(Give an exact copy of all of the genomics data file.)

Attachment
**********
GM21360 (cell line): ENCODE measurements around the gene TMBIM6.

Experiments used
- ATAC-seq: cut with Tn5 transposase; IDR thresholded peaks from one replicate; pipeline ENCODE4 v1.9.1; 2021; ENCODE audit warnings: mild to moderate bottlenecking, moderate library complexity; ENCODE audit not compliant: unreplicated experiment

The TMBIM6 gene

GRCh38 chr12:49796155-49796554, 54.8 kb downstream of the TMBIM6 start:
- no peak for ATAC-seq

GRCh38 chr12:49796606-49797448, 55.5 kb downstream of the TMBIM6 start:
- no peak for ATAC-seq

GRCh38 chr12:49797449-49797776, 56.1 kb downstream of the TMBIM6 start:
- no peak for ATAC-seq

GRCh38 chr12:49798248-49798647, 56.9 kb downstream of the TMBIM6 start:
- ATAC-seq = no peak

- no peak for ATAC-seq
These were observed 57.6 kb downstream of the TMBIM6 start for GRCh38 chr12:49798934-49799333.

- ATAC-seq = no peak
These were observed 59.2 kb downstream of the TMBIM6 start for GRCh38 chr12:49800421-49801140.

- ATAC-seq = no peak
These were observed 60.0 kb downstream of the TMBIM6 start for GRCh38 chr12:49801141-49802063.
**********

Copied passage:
GM21360 (cell line): ENCODE measurements around the gene TMBIM6.

Experiments used
- ATAC-seq: cut with Tn5 transposase; IDR thresholded peaks from one replicate; pipeline ENCODE4 v1.9.1; 2021; ENCODE audit warnings: mild to moderate bottlenecking, moderate library complexity; ENCODE audit not compliant: unreplicated experiment

The TMBIM6 gene

GRCh38 chr12:49796155-49796554, 54.8 kb downstream of the TMBIM6 start:
- no peak for ATAC-seq

GRCh38 chr12:49796606-49797448, 55.5 kb downstream of the TMBIM6 start:
- no peak for ATAC-seq

GRCh38 chr12:49797449-49797776, 56.1 kb downstream of the TMBIM6 start:
- no peak for ATAC-seq

GRCh38 chr12:49798248-49798647, 56.9 kb downstream of the TMBIM6 start:
- ATAC-seq = no peak

- no peak for ATAC-seq
These were observed 57.6 kb downstream of the TMBIM6 start for GRCh38 chr12:49798934-49799333.

- ATAC-seq = no peak
These were observed 59.2 kb downstream of the TMBIM6 start for GRCh38 chr12:49800421-49801140.

- ATAC-seq = no peak
These were observed 60.0 kb downstream of the TMBIM6 start for GRCh38 chr12:49801141-49802063.